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The Enterprising Chinese of Thamel

 

The Enterprising Chinese of Thamel

Down the years, a Little China has sprung up around Thamel, and it has many hard-working Chinese with great enterprising spirit.

 

Do these Chinese words attract your attention while walking in Thamel? I would say, “Yes, they do.”

 

 

When you are in a foreign country, no matter how obsessed you are with it, there will be some moments that you miss your own country, especially the hometown flavor. As a Chinese in Nepal, it is lucky to live in Kathmandu, because you can invariably find authentic Chinese food, and what’s more, Chinese people to chat with in Thamel, Kathmandu. Generally, the Chinese food abroad will change their flavor somehow. At the very least, we didn’t expect to taste really local Chinese food.

Walking down Jyatha Street, we got a glimpse of a sign in a small alley, directing us to a featured Chinese restaurant. There’s an old saying in China, “Jiu Xiang Bu Pa Xiang Zi Shen”, which means good wine needs no bush. We all believe good things need patience and effort to search, so does food! Walking down the alley, a small restaurant came into view. Nestled in a hidden place, I wondered how customers find it. “Guests who come here will come back, and bring more people here,” a young and thin Chinese girl, Han, said. From her words, it was clear that she was confident of her restaurant.

 

 

Han, from Xi’an, Shanxi province, graduated from junior college three years ago. She came to Nepal alone to make her own living by running a Chinese restaurant. She had been to Nepal when she was in junior college, but didn’t visit the country thoroughly. With regret in mind, she decided to come here again, and started up her business. Without any accompanying friends, every Chinese she met in Thamel became her friend. “Basically, I know most of the Chinese in Thamel. We provide takeout service for the Chinese nearby.” Talking of her dreams, she plans to make enough money here, and then move to European countries and settle down. Thus, she focuses time and energy on her restaurant, which opens from 8:30 a.m. to 10:00 p.m. For her, Nepal is to a European country what Xi’an is to Beijing in China. Nepal is the gate that she enters to a bigger world.

While we were talking, a man came into the restaurant. Han seemed so happy, and yelled, “What do you bring me today?” “I’ve bought you something, and I will make some Mashi (a typical northern Chinese food) for you this afternoon,” the man said. “He often brings something delicious for us,” Han said happily, unable to hide her joy. This man, Zhang Guotao, is an airplane engineer working in Tribhuvan International Airport. He was sent to provide one-year-after-sales service for the aircraft, Modern Ark 60, that Nepali Airline bought from China. He has been to many countries, and when asked how he felt about Nepal, he spoke highly of the public security. Showing a colorful string on his wrist, he explained that it was given by his Nepali landlord, and that it was for good luck. “When in Nepal, do as the Nepalis do,” he said with gratitude.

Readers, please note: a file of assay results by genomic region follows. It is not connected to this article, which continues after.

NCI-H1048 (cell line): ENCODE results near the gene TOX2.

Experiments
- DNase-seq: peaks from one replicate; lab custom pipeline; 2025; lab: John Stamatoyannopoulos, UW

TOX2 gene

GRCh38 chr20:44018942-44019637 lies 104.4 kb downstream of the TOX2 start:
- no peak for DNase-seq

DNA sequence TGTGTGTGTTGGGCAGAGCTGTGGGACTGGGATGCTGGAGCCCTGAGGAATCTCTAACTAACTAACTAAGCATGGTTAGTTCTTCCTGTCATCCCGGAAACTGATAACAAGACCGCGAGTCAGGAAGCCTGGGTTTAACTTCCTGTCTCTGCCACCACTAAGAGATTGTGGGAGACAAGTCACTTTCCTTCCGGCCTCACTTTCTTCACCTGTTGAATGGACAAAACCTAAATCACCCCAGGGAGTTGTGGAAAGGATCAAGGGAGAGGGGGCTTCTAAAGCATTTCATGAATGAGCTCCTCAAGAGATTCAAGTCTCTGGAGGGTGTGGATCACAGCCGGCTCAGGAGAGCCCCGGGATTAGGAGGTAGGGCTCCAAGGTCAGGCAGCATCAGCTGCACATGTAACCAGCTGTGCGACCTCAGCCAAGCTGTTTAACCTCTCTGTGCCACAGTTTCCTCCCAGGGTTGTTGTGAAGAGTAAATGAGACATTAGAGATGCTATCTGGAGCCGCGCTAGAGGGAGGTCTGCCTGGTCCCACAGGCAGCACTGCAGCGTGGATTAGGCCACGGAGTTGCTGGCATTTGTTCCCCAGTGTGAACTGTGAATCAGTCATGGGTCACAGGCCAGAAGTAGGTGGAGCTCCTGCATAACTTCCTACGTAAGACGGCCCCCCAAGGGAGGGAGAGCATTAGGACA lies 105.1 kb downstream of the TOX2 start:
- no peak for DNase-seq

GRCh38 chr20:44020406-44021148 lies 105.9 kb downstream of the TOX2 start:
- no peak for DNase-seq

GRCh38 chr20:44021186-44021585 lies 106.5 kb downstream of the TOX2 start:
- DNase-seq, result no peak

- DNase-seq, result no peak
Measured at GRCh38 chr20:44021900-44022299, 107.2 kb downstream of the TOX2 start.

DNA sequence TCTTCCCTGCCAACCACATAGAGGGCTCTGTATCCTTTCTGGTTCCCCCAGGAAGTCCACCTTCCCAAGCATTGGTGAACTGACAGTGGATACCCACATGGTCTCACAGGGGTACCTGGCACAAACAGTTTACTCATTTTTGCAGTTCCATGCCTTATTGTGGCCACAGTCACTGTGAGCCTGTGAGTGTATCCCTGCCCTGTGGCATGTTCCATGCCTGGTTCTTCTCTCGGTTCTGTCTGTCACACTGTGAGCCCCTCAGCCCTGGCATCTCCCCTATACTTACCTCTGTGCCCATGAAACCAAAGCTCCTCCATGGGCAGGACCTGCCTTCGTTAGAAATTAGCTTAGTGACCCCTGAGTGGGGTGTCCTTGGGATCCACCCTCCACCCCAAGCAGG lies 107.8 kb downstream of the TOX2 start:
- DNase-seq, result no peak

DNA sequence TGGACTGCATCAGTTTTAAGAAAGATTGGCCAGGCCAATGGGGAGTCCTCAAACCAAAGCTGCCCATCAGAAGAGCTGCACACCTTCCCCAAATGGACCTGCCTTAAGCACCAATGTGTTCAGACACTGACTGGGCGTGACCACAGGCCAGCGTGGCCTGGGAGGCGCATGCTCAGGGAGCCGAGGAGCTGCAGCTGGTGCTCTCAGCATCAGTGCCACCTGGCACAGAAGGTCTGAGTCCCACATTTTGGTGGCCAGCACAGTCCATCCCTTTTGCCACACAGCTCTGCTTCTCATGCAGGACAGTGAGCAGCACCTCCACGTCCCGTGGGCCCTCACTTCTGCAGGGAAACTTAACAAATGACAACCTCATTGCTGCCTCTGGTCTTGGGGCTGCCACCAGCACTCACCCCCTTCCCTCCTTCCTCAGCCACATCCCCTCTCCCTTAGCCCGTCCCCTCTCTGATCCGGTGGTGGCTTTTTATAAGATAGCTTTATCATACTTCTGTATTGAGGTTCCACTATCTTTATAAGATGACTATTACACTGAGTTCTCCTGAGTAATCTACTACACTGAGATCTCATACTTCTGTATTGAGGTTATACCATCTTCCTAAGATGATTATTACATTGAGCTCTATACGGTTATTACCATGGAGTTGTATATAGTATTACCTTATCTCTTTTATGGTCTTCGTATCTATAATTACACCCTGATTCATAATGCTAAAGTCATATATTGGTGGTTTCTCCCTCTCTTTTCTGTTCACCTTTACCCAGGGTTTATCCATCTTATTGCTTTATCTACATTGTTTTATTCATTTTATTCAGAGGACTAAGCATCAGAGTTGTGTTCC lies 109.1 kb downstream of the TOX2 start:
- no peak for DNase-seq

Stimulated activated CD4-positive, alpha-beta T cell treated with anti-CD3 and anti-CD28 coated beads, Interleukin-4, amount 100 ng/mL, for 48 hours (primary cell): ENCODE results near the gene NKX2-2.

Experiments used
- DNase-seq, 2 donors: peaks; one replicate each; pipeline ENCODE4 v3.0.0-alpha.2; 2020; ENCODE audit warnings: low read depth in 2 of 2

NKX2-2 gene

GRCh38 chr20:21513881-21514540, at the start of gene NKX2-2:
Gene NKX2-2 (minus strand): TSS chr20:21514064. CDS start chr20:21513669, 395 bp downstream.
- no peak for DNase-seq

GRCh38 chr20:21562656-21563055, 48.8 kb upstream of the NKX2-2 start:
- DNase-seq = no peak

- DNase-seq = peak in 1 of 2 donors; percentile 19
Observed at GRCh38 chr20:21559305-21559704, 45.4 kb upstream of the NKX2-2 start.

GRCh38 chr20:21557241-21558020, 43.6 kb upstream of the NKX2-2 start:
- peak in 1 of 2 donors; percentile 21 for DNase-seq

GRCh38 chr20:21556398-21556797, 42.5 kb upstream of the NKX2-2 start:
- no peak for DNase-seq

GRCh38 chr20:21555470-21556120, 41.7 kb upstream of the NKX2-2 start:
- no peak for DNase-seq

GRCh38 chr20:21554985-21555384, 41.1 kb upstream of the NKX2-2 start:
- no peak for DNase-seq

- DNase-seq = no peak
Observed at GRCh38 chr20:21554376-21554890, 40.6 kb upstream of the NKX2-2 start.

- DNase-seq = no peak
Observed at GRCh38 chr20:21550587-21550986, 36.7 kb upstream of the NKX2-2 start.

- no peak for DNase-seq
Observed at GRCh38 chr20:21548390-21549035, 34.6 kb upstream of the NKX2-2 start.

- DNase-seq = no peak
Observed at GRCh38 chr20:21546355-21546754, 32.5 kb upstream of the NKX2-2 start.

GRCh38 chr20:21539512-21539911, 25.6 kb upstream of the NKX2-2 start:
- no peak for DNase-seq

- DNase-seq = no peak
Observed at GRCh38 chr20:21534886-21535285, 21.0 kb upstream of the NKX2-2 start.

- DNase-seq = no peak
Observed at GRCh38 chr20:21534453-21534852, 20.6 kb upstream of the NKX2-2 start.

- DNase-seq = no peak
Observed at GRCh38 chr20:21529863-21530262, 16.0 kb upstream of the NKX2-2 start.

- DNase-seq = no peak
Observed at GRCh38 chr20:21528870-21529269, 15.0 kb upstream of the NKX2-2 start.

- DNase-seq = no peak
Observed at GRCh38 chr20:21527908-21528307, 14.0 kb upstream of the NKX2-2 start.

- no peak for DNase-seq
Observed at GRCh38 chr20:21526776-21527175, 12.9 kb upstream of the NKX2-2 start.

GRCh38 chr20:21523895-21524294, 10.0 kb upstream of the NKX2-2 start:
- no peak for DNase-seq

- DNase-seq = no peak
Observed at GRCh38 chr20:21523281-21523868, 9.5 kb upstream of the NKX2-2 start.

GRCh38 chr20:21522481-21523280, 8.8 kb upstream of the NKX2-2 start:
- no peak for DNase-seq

Yang Jie, another restaurant owner, who worked in Shaanxi province’s administration of salt business, took a year off and came to Nepal for experiencing a completely different life. Why in Nepal?He thinks that living in Nepal doesn’t have much pressure. Unlike the Chinese, who buy houses, cars, and luxury brands for showing off, consequently suffering from more intangible pressure, people in Nepal are relatively pure and follow a more relaxed lifestyle. Nepalis separate work and entertainment entirely. The Chinese should learn from them about how to play hard, apart from working hard.

 

It’s dinner time. We found a Sichuan restaurant, which had opened for nearly two decades in Thamel. Since the proprietress was busy with the business, we decided not to bother her. We saw a Chinese girl sitting besides the stairs and doing her homework quietly. Her name was Tang Siyi, and she is 13 years old. She studies in a boarding school in China and spends every summer vacation in Nepal. “I think my parents came to work in Nepal before I was born; I live with my elder sister in China,” she said. Living away from parents, she seems more mature than her peers. Without any friends in Nepal, she could do nothing but stay in the restaurant. If the restaurant is too busy, she will help order food, or pass the dishes.

Tian Mei is a Chinese woman born in the 1970s, and she is quite familiar with the traffic and road circumstances in Kathmandu. She recalled that, in the 1970s, China was in a similar situation. Some tourists complain about everything in Nepal, but she thinks it is pointless. “To be honest, I don’t like the dirty road either, but if you want to stay here, you have to accept it. There’s no need to grumble about the dirty and muddy road if you just come by here.” I completely agreed with what she said. Flying to a new place, all we want is to get out of our comfort-zones and experience different cultures. It has no meaning if it is the same as if you’re at home.

Moving to a new country and starting a fresh life, for sure, it won’t be easy for anyone. No matter how, we have to show respect for those who struggle for a living. Now, Nepal has signed the Belt and Road Initiative with China. With hope and expectation, I deeply believe that it will benefit both Nepalis, as well as the Chinese who live in Nepal.